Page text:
Sandford remained a leader of a small group of loyal followers, many of whom had endured through many hardships and tragedies. A small group of believers continues to be known as “The Kingdom.” The Shiloh complex has long since disintegrated, but in a few homes Sandford is still revered as a prophet and man of God. Shirley Nelson, whose family history is part of the history of Shiloh, puts the purpose of remembering Shiloh in perspective: “I tell it for all the innocent, for those who … are bound to be the victims, destined to fall from the cliffs of someone else’s ascent toward the highest and the best.”
The story of Shiloh is not unlike other nineteenth century American religious experiments that emerged around a single authoritarian leader. One way to achieve an understanding of current abusive movements is to step back and take a broader, historical perspective. An examination of Sandford’s Shiloh reveals amazing parallels to the spiritually abusive groups of today.
The lesson we learn from Frank Sandford is that there is indeed nothing new about “new” Christian movements. Now, as in the past, the spiritual power holders exert strong control-oriented leadership and exercise immense influence in the day-to-day lives of adherents. In the present, like the past, Christian groups claim new divine revelation through inspired prophets or preachers who “receive a word from the Lord” regularly. Like Sandford and his predecessors, today’s movements express the conviction they alone are the repository of “truth,” or that they have been chosen by God to restore a lost or dormant spiritual vitality. Both groupings share a strong consciousness of persecution; both illustrate attitudes of negativity toward established churches; both view their “spiritual family” as superior to the biological family; and both have exhibited concern about the role and fate of ex-members. In short, the narrative of churches that abuse has important beginnings in our past.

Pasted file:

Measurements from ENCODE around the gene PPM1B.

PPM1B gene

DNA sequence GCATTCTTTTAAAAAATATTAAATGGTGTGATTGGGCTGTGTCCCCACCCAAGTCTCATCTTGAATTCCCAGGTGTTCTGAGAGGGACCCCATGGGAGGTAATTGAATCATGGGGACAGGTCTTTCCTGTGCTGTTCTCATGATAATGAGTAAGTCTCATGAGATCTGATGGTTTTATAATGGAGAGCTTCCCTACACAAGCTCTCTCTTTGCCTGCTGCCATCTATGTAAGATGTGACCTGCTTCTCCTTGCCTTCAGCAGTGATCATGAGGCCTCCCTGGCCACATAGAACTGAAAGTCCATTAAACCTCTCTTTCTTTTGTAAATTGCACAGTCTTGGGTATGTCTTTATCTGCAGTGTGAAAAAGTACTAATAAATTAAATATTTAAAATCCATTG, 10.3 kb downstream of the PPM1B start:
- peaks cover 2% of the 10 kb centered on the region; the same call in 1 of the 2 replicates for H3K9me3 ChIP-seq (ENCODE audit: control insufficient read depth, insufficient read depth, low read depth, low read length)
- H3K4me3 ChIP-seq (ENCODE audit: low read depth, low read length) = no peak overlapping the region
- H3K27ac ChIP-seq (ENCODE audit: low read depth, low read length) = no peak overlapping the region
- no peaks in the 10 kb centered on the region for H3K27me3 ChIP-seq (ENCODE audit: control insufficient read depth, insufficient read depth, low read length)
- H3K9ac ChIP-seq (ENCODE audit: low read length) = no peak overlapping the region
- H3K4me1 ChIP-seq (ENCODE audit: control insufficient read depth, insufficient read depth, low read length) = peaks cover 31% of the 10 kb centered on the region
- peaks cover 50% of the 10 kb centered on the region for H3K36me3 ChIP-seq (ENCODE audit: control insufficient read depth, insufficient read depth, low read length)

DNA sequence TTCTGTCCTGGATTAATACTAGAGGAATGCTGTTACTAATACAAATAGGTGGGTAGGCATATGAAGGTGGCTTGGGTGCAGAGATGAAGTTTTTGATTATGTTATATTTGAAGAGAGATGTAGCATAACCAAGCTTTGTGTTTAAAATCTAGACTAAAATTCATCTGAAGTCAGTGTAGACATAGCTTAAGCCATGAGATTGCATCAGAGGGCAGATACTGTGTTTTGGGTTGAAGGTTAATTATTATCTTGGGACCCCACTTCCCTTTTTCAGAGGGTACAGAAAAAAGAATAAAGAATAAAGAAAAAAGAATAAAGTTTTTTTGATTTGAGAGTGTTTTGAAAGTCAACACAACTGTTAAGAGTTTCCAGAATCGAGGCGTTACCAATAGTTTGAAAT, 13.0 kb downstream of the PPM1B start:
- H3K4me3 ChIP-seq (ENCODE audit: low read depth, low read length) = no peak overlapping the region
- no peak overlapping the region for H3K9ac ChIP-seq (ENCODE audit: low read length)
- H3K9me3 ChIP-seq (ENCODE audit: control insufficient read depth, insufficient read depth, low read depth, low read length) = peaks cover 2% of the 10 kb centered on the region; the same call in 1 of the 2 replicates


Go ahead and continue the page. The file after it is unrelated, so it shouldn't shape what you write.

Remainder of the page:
Table of Contents: Churches That Abuse
- Chapter 1: A View From Within
- Chapter 2: Fringe and Fanaticism – Abusive Churches Can Go Over The Edge
- Chapter 3: Abusive Churches Are Not New
- Chapter 4: Abusive Churches Misuse Spiritual Authority
- Chapter 5: Abusive Churches Use Fear, Guilt, and Threats
- Chapter 6: Abusive Churches See Themselves As Special
- Chapter 7: Abusive Churches Foster Rigidity
- Chapter 8: Abusive Churches Discourage Questions
- Chapter 9: Abusive churches make leaving painful
- Chapter 10: Abusive Churches Present A Warning
- Chapter 11: Abusive Churches Will Always Exist
- Churches That Abuse: Introduction
- Notice & Disclaimer
- Contents / Audio Version
- Publishers Information
- Preface & Acknowledgements
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Notes for Chapter 3
1 Martin E. Marty, Pilgrims in Their Own Land (New York: Penguin , 1984), 341.
2 Ibid., 349.
3 Shirley Nelson, Fair Clear and Terrible (Latham, N.Y.: British American Publishing, 1989), 57.
4 Ibid., 67.
5 Ibid., 381.
6 Ibid., 191.
7 Ibid., 162.
8 Ibid., 248-49.
9 Ibid., 133.
10 Ibid., 127.
11 Ibid., 148.
12 Ibid., 205.
13 Ibid., 253.
14 Ibid., 105-06.
15 Ibid., 106.
16 Ibid., 90.
17 Ibid., 252.
18 Ibid., 91.
19 Ibid., 21.
20 Ibid., 254.
21 Ibid., 160.
22 Ibid., 224.
23 Ibid., 165.
24 Ibid., 208.
25 Ibid., 209.
26 Ibid., 210.
27 Ibid., 236-37.
28 Ibid., 329.
29 Ibid., 431.
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Related topic(s): Churches That Abuse, Ronald Enroth, spiritual abuse
First published (or major update) on Friday, August 22, 2008.